Servius Tullius, the sixth king of Rome, reigned from about 578 to about 534 B. C. According to the legendary accounts of his life, he was brought up in the palace of Tar-quinius Priscus. One day, while he was asleep, flames appeared about his head, and Queen Tanaquil prophesied that he would do great things. He grew up in high favor with the king, and received in marriage one of his daughters. The sons of Ancus Marcius, fearing that he would be made heir to the throne, put the king to death; but Tanaquil declared that Tarquinius was not mortally wounded, and caused Servius Tullius to rule in his name. Servius not long after assumed the sovereign power. He added to the city the Viminal, Esquiline, and Quirinal hills, divided the people into tribes, classes, and centuries, and made a new constitution which was designed to give political independence to the commons. His regard for their interests awakened the jealousy of the nobles, and a horrible tragedy was the consequence. His two daughters were married to the two sons of Tarquinius, and both wives and husbands being of unlike natures, Lucius Tarquinius secretly killed his wife, and married his sister-in-law Tullia, who had murdered her husband.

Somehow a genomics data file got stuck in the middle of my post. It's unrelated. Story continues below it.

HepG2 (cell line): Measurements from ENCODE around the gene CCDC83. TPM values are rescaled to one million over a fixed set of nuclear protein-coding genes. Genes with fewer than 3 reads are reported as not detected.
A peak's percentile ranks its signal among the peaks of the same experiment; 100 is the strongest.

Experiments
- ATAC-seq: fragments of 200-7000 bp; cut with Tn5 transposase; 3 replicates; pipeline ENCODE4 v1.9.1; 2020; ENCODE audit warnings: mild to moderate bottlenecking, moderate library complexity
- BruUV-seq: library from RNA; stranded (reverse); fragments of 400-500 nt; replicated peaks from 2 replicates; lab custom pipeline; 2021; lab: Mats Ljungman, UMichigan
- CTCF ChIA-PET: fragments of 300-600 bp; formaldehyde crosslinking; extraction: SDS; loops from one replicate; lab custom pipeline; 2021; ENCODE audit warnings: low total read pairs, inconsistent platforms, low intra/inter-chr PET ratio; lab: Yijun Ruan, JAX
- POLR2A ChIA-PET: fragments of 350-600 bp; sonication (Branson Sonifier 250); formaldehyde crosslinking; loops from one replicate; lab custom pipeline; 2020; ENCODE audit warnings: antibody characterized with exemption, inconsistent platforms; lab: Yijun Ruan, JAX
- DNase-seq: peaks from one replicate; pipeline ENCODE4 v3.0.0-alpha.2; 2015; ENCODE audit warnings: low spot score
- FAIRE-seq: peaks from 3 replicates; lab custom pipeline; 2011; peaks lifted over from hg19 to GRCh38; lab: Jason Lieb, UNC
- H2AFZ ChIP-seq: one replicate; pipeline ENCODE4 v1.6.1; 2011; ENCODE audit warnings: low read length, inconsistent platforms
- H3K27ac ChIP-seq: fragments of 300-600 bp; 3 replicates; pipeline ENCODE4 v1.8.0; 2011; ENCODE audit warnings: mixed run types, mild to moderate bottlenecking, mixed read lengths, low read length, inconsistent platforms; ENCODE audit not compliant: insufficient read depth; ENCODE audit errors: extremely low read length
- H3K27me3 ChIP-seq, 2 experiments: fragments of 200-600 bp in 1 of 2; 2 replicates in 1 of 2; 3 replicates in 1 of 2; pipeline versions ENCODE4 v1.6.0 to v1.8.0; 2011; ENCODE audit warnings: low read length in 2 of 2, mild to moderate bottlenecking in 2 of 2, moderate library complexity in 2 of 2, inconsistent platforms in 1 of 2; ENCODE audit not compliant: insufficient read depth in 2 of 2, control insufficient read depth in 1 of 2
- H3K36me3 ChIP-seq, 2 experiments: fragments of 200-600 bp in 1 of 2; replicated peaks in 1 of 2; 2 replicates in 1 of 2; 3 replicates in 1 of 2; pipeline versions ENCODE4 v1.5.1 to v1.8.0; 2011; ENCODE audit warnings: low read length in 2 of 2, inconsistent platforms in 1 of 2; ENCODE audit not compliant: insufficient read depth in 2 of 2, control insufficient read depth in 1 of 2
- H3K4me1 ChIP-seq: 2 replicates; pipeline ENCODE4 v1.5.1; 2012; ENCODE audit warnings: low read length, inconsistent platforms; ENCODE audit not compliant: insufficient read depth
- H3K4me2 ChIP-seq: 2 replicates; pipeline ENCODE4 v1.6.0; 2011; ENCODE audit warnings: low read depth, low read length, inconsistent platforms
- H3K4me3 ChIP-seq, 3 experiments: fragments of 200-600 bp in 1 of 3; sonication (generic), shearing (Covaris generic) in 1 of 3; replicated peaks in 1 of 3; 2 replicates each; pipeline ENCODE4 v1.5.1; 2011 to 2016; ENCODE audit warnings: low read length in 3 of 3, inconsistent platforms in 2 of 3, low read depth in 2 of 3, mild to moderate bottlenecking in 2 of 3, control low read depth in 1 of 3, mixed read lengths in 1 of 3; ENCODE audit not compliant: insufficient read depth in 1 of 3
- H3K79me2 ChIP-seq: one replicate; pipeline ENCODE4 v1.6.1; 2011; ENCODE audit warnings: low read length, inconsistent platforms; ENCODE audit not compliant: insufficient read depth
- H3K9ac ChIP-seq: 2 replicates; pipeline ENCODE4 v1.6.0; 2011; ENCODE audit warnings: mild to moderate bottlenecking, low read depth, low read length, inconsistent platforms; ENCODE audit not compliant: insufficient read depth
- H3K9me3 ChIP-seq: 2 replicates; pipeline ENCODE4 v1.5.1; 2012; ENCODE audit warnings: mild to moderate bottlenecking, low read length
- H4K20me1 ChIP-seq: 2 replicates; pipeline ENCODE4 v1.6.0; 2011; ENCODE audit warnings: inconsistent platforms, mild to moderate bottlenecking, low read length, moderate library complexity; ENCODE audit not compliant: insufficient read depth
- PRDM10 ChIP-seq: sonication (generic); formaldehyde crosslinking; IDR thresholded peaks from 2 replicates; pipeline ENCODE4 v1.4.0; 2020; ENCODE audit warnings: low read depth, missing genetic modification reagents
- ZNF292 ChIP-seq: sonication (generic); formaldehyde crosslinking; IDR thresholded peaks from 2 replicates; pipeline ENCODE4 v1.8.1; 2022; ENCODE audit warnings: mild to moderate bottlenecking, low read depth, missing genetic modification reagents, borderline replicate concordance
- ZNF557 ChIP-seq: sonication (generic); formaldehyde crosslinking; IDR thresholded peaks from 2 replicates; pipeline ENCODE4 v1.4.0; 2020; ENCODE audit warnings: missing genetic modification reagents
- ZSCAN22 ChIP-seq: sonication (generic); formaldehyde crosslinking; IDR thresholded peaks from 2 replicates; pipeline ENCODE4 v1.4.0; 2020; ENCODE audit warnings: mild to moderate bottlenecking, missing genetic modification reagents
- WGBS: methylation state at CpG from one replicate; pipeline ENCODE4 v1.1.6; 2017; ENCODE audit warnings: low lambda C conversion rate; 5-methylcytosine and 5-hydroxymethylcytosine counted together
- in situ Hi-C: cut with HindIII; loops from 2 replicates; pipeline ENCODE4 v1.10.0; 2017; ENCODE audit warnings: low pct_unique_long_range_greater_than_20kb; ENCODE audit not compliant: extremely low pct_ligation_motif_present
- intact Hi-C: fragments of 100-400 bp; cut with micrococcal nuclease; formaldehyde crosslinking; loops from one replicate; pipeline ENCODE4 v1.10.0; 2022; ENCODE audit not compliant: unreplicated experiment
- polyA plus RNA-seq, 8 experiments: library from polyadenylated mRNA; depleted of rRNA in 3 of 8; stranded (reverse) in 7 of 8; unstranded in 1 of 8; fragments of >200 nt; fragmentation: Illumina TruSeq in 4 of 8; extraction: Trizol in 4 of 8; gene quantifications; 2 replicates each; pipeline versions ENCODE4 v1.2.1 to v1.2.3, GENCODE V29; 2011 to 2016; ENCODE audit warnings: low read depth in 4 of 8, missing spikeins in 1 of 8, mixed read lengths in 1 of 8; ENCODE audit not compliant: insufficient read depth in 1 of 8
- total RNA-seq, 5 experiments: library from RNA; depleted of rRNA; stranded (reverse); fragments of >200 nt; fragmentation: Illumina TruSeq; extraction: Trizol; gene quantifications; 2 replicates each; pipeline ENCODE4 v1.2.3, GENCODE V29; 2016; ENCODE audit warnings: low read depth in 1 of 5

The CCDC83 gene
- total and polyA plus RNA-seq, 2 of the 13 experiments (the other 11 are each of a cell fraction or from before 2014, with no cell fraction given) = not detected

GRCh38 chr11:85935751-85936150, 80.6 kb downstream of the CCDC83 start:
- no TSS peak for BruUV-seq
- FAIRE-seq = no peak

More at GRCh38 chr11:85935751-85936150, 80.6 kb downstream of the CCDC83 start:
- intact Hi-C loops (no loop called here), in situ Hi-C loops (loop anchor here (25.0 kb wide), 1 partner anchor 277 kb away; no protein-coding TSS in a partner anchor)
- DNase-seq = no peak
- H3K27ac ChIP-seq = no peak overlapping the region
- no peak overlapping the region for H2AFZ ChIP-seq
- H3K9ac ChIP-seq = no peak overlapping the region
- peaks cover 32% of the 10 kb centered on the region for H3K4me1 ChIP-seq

Lucius then plotted with the nobles against the king, and in the summer, when the commons were gathering their harvests, entered the forum with a band of armed men, and seated himself on the throne before the doors of the senate house. Some of his followers slew the king on the way toward the Esquiline hill, and left his body in the road, where the chariot of. his daughter Tullia was driven over it. Many of the incidents of this reign are unquestionably fabulous. The constitution, which is historical, was swept away entirely during the succeeding reign. What are called the walls of Servius Tullius were the walls of Rome down to the time of the emperor Aurelian.